December’s Focus is Winter Wellness
For many of us, winter months can make us feel sad or depressed. Sometimes, that feeling doesn't go away until spring. In the old days, this sad feeling during winter was sometimes known as "cabin fever." According to doctors, this condition is called Seasonal Affective Disorder or SAD. This seasonal depression is a mood disorder that generally occurs around the same time of year.
First of all, what causes it? The causes of SAD are unknown, though research suggests there are biological clues. Some of these may include difficulty regulating serotonin, an overproduction of the hormone melatonin, as well as an insufficient amount of vitamin D.
People with SAD have some symptoms of depression, including:
- Loss of energy;
- Difficulty concentrating;
- Increased hunger; and
- Increased desire to be alone.
Some people may be more at risk for SAD than others. Things that may increase your risk of SAD include:
- Being a woman. SAD is found more often in women than in men.
- Living far from the equator.
- Having family members with SAD.
There are things you can do to help lessen the effects of SAD. You can try the following:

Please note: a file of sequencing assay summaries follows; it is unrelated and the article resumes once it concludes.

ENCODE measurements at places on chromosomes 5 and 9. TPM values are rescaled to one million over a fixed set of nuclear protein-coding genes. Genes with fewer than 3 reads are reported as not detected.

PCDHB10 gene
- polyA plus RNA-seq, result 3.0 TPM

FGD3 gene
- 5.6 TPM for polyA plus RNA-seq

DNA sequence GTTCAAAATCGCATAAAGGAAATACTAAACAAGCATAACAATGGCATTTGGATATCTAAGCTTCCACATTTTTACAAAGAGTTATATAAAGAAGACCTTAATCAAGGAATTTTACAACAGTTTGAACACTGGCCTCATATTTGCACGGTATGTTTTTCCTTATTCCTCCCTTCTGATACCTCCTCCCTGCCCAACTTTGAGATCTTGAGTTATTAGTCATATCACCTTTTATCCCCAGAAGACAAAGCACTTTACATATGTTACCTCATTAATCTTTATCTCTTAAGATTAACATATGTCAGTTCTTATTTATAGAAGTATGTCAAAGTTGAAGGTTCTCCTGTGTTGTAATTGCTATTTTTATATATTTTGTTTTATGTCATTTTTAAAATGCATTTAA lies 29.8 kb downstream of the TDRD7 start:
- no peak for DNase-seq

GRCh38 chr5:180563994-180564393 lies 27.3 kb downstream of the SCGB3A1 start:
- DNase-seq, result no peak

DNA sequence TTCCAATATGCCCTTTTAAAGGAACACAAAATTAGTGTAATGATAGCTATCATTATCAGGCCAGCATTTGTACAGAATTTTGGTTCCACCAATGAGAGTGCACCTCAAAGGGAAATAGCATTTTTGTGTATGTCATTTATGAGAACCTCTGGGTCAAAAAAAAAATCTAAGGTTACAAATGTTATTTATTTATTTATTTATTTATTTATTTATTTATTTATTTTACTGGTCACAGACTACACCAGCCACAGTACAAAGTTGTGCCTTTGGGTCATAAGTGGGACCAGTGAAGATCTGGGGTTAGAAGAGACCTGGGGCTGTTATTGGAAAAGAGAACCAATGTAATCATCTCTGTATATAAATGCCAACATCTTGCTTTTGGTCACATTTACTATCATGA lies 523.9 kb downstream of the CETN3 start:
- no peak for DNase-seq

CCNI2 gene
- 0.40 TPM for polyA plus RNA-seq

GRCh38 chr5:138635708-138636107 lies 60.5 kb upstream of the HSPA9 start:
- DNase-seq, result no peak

- Use light therapy;
- Make your home or office sunnier and brighter;
- Get outside;
- Exercise regularly; and
- Eat healthy.
As you can see, "cabin fever" is not something “made up.” It can be a serious condition known as Seasonal Affective Disorder. Now that you know what SAD is and how to help with it, if you feel you may have SAD, talk with your doctor. With a little help, you'll be able to keep your SAD under control and get through the winter months.
For information about Seasonal Affective Disorder, visit here.
Brought to you by:
- How to Deal With & Treat Seasonal Depression | Aetna
- Five tips for managing Season Affective Disorder | Commonwealth Care Alliance
- Newsroom - What to know about seasonal affective disorder (uhc.com)
- Seasonal depression and your oral health | Delta Dental